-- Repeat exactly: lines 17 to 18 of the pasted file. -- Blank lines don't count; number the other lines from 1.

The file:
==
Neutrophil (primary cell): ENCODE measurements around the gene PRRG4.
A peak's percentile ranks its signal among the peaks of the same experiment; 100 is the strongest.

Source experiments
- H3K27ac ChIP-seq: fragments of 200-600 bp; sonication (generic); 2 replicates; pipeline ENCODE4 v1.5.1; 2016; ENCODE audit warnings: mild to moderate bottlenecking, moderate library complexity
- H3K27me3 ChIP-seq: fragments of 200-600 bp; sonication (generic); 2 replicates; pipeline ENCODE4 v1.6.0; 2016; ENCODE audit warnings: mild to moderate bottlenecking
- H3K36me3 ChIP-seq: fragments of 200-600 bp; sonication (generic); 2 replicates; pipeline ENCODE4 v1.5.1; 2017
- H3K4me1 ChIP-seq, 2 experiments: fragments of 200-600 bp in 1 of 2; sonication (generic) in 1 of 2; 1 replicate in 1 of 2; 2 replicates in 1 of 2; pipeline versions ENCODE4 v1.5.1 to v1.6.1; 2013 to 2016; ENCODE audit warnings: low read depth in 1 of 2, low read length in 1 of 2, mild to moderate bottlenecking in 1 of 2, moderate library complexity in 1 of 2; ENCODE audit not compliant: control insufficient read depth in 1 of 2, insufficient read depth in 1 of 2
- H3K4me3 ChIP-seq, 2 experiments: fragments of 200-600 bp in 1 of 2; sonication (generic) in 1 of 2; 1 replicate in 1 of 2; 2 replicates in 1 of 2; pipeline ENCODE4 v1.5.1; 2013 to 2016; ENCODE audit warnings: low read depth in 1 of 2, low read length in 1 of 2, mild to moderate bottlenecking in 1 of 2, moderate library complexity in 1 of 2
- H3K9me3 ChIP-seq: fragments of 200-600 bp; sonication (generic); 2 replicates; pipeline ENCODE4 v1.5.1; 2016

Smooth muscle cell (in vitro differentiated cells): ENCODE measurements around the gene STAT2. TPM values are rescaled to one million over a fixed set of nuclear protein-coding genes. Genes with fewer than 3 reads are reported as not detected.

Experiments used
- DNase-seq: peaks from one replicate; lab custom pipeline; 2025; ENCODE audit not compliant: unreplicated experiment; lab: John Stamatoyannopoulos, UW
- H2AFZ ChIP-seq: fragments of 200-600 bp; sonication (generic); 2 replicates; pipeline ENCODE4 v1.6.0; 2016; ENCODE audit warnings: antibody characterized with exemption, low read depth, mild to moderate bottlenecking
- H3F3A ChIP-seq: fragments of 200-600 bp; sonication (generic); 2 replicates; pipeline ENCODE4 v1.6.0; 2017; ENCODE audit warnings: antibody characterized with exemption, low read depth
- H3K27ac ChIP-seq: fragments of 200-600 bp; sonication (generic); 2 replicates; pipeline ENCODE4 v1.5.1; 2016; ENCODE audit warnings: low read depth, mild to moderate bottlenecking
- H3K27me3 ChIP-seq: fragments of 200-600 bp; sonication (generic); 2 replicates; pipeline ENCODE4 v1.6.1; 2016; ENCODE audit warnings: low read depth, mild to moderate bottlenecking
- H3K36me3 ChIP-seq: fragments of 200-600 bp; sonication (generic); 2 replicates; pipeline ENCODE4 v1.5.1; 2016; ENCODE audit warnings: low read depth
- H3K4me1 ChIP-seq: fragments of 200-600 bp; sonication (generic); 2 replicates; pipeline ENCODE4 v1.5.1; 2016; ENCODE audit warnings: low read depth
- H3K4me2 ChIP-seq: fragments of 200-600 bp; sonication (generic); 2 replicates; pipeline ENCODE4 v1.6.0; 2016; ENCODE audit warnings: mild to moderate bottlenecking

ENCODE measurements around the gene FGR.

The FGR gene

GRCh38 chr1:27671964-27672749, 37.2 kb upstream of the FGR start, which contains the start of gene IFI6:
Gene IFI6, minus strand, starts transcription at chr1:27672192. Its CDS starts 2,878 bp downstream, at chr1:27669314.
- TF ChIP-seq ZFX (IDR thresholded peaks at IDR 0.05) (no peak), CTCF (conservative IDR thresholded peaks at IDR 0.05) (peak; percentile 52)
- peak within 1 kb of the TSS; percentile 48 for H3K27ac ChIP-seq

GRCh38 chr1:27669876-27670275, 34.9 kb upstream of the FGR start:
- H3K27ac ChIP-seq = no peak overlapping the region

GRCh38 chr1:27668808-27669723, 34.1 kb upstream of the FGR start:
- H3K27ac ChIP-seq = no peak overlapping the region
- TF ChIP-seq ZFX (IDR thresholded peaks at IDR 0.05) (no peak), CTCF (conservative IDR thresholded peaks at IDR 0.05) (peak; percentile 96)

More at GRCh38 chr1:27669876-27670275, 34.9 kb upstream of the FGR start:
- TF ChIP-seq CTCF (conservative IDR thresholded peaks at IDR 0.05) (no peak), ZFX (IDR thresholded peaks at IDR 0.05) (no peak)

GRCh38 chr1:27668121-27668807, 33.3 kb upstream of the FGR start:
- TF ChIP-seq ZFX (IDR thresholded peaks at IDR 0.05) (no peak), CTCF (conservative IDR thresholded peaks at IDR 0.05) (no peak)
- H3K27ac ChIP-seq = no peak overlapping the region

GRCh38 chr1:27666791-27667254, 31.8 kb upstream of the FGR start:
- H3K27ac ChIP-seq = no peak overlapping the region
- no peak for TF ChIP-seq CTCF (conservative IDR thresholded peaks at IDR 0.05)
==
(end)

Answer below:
- H3K36me3 ChIP-seq: fragments of 200-600 bp; sonication (generic); 2 replicates; pipeline ENCODE4 v1.5.1; 2016; ENCODE audit warnings: low read depth
- H3K4me1 ChIP-seq: fragments of 200-600 bp; sonication (generic); 2 replicates; pipeline ENCODE4 v1.5.1; 2016; ENCODE audit warnings: low read depth